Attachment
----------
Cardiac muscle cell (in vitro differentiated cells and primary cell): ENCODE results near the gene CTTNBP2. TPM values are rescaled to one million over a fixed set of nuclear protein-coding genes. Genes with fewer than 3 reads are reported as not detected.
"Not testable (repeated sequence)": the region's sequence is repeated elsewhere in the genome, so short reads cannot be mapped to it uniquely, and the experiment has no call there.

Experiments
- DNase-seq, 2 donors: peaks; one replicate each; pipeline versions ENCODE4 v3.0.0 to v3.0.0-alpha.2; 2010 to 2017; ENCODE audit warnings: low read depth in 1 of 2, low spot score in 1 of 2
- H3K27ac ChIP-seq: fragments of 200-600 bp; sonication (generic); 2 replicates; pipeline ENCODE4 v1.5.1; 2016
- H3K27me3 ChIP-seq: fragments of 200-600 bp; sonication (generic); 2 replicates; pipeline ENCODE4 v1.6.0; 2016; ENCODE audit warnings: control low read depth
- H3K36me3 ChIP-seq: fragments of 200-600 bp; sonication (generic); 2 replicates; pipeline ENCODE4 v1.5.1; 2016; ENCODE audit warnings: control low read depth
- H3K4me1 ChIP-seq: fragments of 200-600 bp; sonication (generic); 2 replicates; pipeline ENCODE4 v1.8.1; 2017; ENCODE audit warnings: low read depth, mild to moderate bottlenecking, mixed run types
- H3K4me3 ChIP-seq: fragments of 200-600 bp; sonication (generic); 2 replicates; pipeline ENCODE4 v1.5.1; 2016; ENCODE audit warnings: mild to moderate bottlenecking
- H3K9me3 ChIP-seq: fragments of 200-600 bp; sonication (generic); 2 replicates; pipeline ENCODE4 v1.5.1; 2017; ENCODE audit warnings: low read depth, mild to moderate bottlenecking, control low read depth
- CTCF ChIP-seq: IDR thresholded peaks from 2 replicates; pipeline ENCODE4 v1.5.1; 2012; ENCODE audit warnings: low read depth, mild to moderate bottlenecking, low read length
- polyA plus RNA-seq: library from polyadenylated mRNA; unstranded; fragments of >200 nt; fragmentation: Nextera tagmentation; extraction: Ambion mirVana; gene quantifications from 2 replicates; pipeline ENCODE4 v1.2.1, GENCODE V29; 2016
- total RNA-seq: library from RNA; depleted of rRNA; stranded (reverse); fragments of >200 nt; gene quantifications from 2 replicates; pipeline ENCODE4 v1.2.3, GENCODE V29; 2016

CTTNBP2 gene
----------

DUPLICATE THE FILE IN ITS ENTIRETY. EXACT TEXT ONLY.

Cardiac muscle cell (in vitro differentiated cells and primary cell): ENCODE results near the gene CTTNBP2. TPM values are rescaled to one million over a fixed set of nuclear protein-coding genes. Genes with fewer than 3 reads are reported as not detected.
"Not testable (repeated sequence)": the region's sequence is repeated elsewhere in the genome, so short reads cannot be mapped to it uniquely, and the experiment has no call there.

Experiments
- DNase-seq, 2 donors: peaks; one replicate each; pipeline versions ENCODE4 v3.0.0 to v3.0.0-alpha.2; 2010 to 2017; ENCODE audit warnings: low read depth in 1 of 2, low spot score in 1 of 2
- H3K27ac ChIP-seq: fragments of 200-600 bp; sonication (generic); 2 replicates; pipeline ENCODE4 v1.5.1; 2016
- H3K27me3 ChIP-seq: fragments of 200-600 bp; sonication (generic); 2 replicates; pipeline ENCODE4 v1.6.0; 2016; ENCODE audit warnings: control low read depth
- H3K36me3 ChIP-seq: fragments of 200-600 bp; sonication (generic); 2 replicates; pipeline ENCODE4 v1.5.1; 2016; ENCODE audit warnings: control low read depth
- H3K4me1 ChIP-seq: fragments of 200-600 bp; sonication (generic); 2 replicates; pipeline ENCODE4 v1.8.1; 2017; ENCODE audit warnings: low read depth, mild to moderate bottlenecking, mixed run types
- H3K4me3 ChIP-seq: fragments of 200-600 bp; sonication (generic); 2 replicates; pipeline ENCODE4 v1.5.1; 2016; ENCODE audit warnings: mild to moderate bottlenecking
- H3K9me3 ChIP-seq: fragments of 200-600 bp; sonication (generic); 2 replicates; pipeline ENCODE4 v1.5.1; 2017; ENCODE audit warnings: low read depth, mild to moderate bottlenecking, control low read depth
- CTCF ChIP-seq: IDR thresholded peaks from 2 replicates; pipeline ENCODE4 v1.5.1; 2012; ENCODE audit warnings: low read depth, mild to moderate bottlenecking, low read length
- polyA plus RNA-seq: library from polyadenylated mRNA; unstranded; fragments of >200 nt; fragmentation: Nextera tagmentation; extraction: Ambion mirVana; gene quantifications from 2 replicates; pipeline ENCODE4 v1.2.1, GENCODE V29; 2016
- total RNA-seq: library from RNA; depleted of rRNA; stranded (reverse); fragments of >200 nt; gene quantifications from 2 replicates; pipeline ENCODE4 v1.2.3, GENCODE V29; 2016

CTTNBP2 gene